COMMUNICATING WITH PEOPLE IN EMOTIONAL & PHYSICAL PAIN 27 JAN 2016
This is a practical discussion based upon my caregiving work with trauma victims for the last 25 yrs. Have you ever tried to tell your doctor, or parent or teacher your problem & got ignored?? Some of this discussion may seem common sense, and yet in spite of recommendations to doctors to communicate about the patient’s traumas, they rarely do. Most refugees who are suffering from traumas, whose traumas are impacting their immediate physical complaint, report that their doctors don’t ask about their refugee traumas. Often the sufferer won’t tell if no one asks. As a disappointed sufferer once said to a doctor, “Please go, I do not need you now; I needed you before.”
TRANSMISSION DELUSIONS. Have you ever thought you had an understanding or agreement, only to find you didn’t? The misbelief that one has communicated with another person is a colossal problem. And working with people in pain only attenuates the need to apply principles of effective communication.
PROBLEMS. Pain can interfere with the communication process. Trauma calls into question basic human relationships, it undermines the victim’s belief in God’s order, and the meaning of life. The person’s self image may be badly bruised. A tender, patient, uncritical atmosphere of acceptance promotes communication. Building rapport & empathy assists communication. Reflecting back to the person the thoughts and emotions they have expressed is empathetic.
PUTTING A TRAUMA INTO WORDS IS HEALING. Whether a person puts their complex experience into writing or words, giving a conceptual order through language to a horrific experience helps put it into a coherent package that can be dealt with, and then put behind the person. When feelings are verbalized, they are less overwhelming, less disturbing, & more manageable. This is called catharsis. What can be mentioned becomes more manageable in the mind. Journaling for t.b.m.c. victims is extremely therapeutic for a host of reasons. Active listening and sitting quietly through silent moments assists the person in pain to investigate, reflect & then form their thoughts & emotions into words.
GOALS. Hope is essential for the sufferer (& for us all on this “prison planet”). Accurate active listening, which acknowledges the emotional concerns of the person in pain, is vital. When the sufferer sees that there is a commitment to be caring, it touches their soul, & fuels their spark of hope. On the flip side, anxiety & fear invoke hopelessness, which is why controllers (& the Kingdom of Evil in general) work to create such emotions. Inconsistent info increases anxiety. So you can help the person in pain by giving solid answers that remove the vagueness of things. Openly explore the sufferer’s questions. When talking with the victim of trauma you want to show them the value of life, & help them with safety issues, help them know themselves & their situation better and encourage them to act empowered. (This is why I don’t advocate hypnosis for therapy.) For t.b.m.c. one is dismantling the dissociative experiences and breaking up their habit of dissociating from trauma (or problems).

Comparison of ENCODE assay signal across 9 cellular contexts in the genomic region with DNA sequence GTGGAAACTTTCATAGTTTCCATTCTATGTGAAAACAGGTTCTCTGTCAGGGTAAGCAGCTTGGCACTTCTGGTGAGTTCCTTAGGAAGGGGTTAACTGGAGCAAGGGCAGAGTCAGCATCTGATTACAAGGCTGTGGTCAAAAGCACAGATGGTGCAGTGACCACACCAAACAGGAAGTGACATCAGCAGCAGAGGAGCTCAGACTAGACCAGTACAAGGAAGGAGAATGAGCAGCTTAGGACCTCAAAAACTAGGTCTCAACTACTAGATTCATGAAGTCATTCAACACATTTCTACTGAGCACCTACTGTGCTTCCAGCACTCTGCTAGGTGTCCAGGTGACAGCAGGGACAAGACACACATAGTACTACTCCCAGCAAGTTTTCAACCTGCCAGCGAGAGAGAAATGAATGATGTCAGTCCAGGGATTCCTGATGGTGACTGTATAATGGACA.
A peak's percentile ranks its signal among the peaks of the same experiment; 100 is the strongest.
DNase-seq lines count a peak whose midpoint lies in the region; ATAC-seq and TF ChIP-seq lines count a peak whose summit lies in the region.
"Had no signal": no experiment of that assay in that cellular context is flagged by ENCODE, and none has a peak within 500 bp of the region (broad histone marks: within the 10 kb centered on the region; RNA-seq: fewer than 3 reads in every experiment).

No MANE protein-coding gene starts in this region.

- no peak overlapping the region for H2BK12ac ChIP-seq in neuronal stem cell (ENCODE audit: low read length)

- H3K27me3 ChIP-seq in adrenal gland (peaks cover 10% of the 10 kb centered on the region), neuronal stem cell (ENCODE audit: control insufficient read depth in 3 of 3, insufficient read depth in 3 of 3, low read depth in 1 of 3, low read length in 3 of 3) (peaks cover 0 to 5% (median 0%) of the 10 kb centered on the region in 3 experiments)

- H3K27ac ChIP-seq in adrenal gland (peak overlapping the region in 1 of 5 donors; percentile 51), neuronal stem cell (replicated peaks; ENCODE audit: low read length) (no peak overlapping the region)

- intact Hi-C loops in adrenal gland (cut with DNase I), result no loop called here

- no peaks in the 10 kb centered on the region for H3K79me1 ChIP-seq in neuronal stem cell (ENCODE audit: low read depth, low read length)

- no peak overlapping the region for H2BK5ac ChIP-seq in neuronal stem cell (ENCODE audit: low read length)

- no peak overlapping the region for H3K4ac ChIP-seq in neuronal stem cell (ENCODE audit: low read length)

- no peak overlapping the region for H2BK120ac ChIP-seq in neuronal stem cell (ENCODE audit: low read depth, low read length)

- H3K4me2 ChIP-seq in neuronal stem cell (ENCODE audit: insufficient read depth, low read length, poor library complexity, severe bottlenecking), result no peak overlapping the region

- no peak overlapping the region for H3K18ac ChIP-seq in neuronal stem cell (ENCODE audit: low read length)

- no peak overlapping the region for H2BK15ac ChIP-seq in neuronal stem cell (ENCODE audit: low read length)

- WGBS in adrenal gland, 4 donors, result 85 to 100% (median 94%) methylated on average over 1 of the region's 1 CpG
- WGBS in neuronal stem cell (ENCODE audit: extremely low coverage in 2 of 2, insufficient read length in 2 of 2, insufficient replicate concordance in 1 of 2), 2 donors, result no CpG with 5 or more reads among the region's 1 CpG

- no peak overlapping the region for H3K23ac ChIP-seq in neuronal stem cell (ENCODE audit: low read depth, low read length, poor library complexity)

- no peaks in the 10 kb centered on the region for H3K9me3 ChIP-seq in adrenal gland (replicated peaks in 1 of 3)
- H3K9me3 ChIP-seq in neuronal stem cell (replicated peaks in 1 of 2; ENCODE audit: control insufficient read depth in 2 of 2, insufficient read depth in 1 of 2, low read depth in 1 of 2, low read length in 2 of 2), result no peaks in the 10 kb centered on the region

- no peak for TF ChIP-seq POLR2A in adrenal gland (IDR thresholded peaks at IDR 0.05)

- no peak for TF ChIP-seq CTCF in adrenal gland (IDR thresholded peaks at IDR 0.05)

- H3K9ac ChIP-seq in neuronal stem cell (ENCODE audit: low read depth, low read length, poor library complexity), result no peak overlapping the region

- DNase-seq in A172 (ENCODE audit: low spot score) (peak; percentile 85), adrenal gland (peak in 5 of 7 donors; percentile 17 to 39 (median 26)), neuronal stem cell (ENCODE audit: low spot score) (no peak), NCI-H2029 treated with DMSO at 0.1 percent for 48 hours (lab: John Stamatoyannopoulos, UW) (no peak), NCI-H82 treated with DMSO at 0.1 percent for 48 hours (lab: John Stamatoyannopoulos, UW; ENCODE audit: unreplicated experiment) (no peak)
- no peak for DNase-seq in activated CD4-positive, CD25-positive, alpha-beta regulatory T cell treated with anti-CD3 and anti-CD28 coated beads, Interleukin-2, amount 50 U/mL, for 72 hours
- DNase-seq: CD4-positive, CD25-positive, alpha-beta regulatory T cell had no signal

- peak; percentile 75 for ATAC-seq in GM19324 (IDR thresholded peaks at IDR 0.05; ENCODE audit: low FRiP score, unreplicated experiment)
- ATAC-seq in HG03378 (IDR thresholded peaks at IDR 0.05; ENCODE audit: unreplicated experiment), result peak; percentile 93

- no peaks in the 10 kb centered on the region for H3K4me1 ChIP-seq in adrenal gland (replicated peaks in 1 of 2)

THE FOUNDATION OF COMMUNICATION. The foundation of all human communication is trust (to some degree it is inherent in all communication). Open & honest communication facilitates effective communication. Most communication is implicit (non-verbal), rather than what is being said. Situational awareness is important in communicating with people in pain. They may be saying one story verbally and another nonverbally.
BENEFICIAL STORIES. Christ was a great story teller. Abraham Lincoln was another effective story teller. There is power in a testimonial. Aesop’s fables impact people. Why? Why would a story about a turtle & a hare teach us that haste makes waste? Because stories impact us differently than a news report. The conscious mind has a grid, and when stories are designed to slip through that filter to teach a subtle lesson, they can penetrate that conscious filter & reach the deeper subconscious. “Stories for the third ear” refers to “hypnotic fables” that hypnotists tell people that resonate in their subconscious with the lesson they are to learn. But I believe stories can also help people who are not under trance. For instanc, Christ told the story of Lazarus & the rich man, and many people have been comforted by it.
THE HOLISTIC APPROACH. The “holistic” approach simply means listening to everything in the person’s life, not just the particular pain. So the psychological, social and spiritual needs are all listened to. They all work together, and by being willing to hear it all, and not just the cause of the pain, more comprehensive deeper healing is accomplished. I found when working with victims of t.b.m.c. the holistic approach worked best. People in pain often have overwhelming needs that can swamp the listener. When they begin to open up, it is like a dam bursting. They can be their own worst enemy (so to speak) by overwhelming the caring listener to the point of smothering that person’s desire to listen.
FINAL THOUGHTS FROM GOD’S WORD. “And now abide faith, hope, love, these three; but the greatest of these is love.”(1) Christ said, “This is my commandment, That ye love one another, as I have love you.” (2) “Bear one another’s burdens, and so fulfill the law of Christ” (3)
REFERENCES: (1) 1 COR 13:13 (2) JN 15:12 (3) GAL 6:2
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